How SPCAF came to be...
The developers and architects at Rencore have been creating applications on the SharePoint platform as project managers, architects or developers for many years.
From the start we were facing several challenges in SharePoint development:
- Missing automation in the deployment process.
- Tons of XML code for SharePoint elements.
- A Huge number of different technologies, languages and frameworks.
- Developing by "copy & paste".
- Missing code quality checks.
- Missing guidance and best practices.
So we decided to change this with the mission to make SharePoint development easier. This was the birth of the OpenSource project SharePoint Software Factory. SPSF contains lots of templates and recipes to automate the creation of SharePoint code. It helps to improve speed in development and helps to develop code according to SharePoint best practices. It helps newbies to learn SharePoint development faster and project managers and architects to reach a higher level of code quality in their team. It contains project templates which support the Team Foundation Server Team Build and therefore enable the first step of ALM for SharePoint.
The next critical step in SharePoint development was the deployment of the custom solutions. So we integrated the automation of the deployment process into the SharePoint Software Factory, with configurable XML scripts and MSBuild. After SharePoint 2010 shifted from STSADM/SSOM to PowerShell, we rebuild the deployment scripts from scratch based on PowerShell and which are available OpenSource as SharePoint Solution Deployer. SPSD standardizes and automates the entire deployment of SharePoint farm solutions, including pre-requisite checks, custom deployment actions and extensibility with custom plugins e.g. in order to create a site structure.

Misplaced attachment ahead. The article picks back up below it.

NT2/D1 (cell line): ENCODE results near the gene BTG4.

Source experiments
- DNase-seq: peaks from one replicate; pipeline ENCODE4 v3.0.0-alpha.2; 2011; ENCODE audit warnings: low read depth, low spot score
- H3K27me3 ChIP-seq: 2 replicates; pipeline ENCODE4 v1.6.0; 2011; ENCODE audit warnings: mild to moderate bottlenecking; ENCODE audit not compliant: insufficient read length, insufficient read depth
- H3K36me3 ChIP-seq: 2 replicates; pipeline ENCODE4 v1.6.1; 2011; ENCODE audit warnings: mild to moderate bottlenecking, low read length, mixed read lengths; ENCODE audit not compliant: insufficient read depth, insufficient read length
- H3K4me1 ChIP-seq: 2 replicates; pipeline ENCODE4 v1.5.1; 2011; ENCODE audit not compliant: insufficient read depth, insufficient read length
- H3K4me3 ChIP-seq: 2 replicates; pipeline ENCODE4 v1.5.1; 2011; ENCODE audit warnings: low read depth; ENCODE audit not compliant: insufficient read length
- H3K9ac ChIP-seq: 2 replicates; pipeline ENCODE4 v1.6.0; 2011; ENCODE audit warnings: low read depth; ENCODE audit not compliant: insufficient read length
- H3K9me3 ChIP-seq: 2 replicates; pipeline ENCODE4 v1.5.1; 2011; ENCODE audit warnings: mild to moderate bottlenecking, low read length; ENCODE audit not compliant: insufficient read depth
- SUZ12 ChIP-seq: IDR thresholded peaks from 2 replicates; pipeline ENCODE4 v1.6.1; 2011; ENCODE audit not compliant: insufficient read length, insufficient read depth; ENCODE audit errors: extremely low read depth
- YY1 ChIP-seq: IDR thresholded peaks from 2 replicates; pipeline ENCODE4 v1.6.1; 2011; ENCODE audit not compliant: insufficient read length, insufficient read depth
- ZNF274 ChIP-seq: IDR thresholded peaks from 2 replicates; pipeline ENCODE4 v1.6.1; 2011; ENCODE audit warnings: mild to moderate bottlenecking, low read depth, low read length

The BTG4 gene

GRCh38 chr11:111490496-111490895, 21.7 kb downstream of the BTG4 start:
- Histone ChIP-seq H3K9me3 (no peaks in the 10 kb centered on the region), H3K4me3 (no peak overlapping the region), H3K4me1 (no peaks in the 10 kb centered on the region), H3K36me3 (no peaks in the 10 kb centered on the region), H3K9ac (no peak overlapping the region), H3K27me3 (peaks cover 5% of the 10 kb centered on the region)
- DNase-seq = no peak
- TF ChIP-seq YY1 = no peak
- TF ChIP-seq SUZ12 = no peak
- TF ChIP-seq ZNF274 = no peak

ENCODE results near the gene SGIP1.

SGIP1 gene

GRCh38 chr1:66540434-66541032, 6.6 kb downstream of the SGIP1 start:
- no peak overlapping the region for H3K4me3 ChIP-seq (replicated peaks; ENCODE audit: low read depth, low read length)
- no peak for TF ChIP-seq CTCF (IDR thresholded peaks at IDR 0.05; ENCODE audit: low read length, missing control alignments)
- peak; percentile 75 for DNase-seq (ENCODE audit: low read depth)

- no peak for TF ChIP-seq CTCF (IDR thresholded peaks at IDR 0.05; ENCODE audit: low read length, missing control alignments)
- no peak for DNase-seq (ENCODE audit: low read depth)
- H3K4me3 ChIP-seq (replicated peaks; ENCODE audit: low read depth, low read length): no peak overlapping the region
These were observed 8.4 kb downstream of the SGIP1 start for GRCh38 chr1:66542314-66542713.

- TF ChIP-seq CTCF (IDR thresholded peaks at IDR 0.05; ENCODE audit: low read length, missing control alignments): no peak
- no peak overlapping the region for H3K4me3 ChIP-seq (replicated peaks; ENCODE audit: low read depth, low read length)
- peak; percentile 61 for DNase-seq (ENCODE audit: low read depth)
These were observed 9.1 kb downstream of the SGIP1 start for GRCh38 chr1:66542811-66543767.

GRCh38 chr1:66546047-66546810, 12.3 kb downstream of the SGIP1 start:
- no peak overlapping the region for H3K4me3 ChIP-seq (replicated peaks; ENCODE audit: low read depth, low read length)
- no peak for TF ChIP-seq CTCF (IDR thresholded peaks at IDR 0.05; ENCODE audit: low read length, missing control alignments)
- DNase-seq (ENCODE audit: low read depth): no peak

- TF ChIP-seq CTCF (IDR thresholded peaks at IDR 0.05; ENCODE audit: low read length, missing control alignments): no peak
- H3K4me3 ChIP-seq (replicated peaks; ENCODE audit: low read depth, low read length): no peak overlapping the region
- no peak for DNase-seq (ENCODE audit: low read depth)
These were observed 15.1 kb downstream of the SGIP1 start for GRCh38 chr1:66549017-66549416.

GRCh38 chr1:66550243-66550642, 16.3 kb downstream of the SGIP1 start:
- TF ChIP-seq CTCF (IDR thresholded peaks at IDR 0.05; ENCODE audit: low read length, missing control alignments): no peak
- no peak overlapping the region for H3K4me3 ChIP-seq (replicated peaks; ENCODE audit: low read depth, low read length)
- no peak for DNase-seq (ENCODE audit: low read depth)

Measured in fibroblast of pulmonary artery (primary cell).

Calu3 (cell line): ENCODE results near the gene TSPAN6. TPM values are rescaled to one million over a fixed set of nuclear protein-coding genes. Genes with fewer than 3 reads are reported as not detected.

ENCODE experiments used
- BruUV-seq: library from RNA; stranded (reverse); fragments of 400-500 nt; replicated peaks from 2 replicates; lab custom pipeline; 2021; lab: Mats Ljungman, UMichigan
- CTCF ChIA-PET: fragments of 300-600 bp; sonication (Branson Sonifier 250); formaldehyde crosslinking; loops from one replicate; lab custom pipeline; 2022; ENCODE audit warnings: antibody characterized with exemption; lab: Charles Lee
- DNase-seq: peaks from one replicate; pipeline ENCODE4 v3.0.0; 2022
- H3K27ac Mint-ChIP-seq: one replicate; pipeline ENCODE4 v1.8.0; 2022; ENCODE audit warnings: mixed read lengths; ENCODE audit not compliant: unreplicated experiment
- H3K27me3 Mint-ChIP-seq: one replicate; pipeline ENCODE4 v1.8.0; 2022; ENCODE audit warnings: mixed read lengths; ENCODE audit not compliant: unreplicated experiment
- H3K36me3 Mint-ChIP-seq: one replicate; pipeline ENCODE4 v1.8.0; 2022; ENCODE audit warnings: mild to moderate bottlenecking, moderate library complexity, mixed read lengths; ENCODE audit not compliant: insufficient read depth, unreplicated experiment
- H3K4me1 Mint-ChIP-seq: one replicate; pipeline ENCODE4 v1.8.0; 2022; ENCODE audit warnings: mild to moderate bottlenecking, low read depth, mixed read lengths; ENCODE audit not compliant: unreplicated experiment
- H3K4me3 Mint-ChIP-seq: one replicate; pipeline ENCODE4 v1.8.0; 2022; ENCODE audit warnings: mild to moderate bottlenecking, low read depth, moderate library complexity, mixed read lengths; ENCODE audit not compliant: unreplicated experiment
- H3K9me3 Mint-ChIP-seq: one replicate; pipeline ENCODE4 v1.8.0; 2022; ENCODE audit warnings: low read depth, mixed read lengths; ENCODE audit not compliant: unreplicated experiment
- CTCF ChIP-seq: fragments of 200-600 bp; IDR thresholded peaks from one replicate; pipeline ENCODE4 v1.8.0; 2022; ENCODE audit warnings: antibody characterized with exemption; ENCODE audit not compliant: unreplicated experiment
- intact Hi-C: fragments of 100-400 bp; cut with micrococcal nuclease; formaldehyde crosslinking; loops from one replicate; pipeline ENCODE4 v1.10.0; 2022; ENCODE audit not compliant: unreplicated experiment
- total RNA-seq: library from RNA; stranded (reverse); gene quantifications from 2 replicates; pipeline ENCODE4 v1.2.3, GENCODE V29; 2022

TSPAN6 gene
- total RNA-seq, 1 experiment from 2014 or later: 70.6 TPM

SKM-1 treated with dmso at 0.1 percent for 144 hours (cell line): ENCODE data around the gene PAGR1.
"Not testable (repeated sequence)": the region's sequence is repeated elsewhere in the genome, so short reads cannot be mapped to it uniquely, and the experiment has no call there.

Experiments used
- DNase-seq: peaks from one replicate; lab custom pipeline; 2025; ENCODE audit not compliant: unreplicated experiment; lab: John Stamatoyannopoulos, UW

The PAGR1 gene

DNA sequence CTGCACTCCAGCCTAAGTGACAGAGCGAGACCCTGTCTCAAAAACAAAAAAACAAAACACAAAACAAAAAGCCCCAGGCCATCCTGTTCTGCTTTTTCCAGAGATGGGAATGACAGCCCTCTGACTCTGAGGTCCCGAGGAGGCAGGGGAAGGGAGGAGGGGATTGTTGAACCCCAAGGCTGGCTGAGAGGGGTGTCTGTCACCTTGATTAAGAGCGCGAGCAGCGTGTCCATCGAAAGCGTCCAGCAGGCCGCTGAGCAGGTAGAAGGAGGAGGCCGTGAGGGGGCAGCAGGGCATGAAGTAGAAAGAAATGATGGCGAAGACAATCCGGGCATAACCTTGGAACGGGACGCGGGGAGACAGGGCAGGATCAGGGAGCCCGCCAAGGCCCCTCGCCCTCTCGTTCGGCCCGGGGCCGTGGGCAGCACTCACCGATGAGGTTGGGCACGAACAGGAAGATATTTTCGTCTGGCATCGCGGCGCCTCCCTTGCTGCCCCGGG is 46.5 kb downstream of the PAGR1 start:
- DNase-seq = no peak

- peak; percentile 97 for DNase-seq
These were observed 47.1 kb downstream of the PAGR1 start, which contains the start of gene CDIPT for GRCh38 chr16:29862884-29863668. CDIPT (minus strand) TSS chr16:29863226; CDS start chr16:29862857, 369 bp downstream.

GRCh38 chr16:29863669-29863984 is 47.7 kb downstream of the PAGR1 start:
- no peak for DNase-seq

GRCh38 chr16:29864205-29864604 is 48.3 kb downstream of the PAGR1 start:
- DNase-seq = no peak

Now SharePoint development became easier for the developers and the deployment process became stable, reproducible and highly automated. But one piece was always missing: the code quality checks.
Nobody was able to check the correctness of SharePoint code and conformance to the best practices. Errors in the XML code (like typos or more critical errors) could only be found during runtime after deployment. This usually costs time and money and nerves. Unfortunately existing tools like FxCop or others are not able to check the XML part of SharePoint code or any SharePoint specific practices.
So we started to develop SPCop: A tool to analyze SharePoint solution packages (.wsp) including assemblies and XML code. We ended up with more than 800 rules that can check custom SharePoint code for correctness, best practices, design, naming, supportability etc. SPCop is available as an extension for Visual Studio, as command line tool or a build activity for your Team Build in TFS. Even better, SPCop provides an SDK to create your own rules.
But this was not the end. Our approach of extracting SharePoint WSP solutions and making them analyzable opened new opportunities: with all the SharePoint code in our hands, we were also able to analyze all dependencies between SharePoint elements like FeatureActivation dependencies, referenced images, referenced Fields in ContentTypes. We were able to calculate Code Metrics e.g. Number of features in the code. And we were able to create an inventory of all code in WSP solution packages. The dream for every SharePoint code reviewer, architect, and administrator.
Today the SharePoint Code Analysis Framework (SPCAF) is the home of collection of SharePoint code analysis tools:
- SPCop for validation of more than 800 rules.
- SPDepend for the creation of dependency graph.
- SPMetrics for calculation of SharePoint code metrics.
- SPInventory for a creation of a code inventory.
- Migration Assessment to provide guidance how to migrate your SharePoint farm solution to the App model.
SPCAF and SPCop are now considered as an industry standard for SharePoint code quality analysis by SharePoint developers throughout the world.
If you are still not convinced then check out the Office Dev Center where Microsoft recommends SPCAF for code analysis and migration to the App model.
Our close collaboration with Microsoft allows us to integrate the latest guidance and practices directly in SPCAF.